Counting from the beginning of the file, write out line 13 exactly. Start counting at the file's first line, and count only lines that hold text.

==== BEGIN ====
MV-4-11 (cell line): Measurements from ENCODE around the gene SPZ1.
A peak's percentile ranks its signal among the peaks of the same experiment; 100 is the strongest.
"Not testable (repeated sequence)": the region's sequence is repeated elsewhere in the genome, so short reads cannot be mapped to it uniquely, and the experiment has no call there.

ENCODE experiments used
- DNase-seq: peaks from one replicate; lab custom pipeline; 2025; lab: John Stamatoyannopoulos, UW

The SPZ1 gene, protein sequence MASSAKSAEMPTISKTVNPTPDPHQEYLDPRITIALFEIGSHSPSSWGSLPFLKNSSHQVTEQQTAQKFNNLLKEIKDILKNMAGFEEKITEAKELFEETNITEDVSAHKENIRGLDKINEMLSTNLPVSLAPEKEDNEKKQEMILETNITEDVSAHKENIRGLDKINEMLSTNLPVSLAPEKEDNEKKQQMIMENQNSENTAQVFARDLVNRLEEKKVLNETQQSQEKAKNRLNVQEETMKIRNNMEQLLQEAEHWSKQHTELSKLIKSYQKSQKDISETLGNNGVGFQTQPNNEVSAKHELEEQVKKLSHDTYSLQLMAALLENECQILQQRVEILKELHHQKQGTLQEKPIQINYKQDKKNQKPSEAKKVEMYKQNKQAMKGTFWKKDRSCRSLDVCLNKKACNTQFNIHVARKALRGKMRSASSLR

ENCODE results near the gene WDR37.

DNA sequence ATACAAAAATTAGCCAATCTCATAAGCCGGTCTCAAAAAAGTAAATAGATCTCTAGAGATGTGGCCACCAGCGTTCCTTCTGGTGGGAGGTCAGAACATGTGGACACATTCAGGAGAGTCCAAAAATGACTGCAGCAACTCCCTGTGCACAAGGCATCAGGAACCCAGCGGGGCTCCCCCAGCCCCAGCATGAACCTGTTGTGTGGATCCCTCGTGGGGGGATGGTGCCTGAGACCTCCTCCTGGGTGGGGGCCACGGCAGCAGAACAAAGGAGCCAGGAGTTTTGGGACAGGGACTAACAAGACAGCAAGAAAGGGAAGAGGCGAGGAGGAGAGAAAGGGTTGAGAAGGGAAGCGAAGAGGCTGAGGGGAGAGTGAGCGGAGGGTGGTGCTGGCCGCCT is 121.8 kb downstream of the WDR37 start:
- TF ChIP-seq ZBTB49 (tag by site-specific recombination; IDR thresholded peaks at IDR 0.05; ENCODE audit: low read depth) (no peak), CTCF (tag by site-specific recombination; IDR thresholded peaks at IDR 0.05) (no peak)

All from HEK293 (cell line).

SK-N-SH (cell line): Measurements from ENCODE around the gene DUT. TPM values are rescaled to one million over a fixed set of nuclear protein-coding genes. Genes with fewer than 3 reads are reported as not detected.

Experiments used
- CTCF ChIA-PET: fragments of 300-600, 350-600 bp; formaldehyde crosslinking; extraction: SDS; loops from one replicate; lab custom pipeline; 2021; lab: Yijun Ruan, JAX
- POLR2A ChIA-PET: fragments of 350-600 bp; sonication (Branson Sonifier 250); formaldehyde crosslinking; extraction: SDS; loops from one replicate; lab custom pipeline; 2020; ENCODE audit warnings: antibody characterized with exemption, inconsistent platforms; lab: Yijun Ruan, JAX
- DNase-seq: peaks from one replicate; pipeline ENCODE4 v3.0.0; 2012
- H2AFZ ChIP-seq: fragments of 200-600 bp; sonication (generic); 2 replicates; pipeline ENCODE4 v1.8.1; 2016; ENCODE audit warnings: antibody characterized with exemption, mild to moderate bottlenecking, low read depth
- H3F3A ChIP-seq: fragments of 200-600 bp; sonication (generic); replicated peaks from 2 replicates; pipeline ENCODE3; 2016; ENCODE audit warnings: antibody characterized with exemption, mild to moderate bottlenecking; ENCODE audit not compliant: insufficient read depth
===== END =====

- CTCF ChIA-PET: fragments of 300-600, 350-600 bp; formaldehyde crosslinking; extraction: SDS; loops from one replicate; lab custom pipeline; 2021; lab: Yijun Ruan, JAX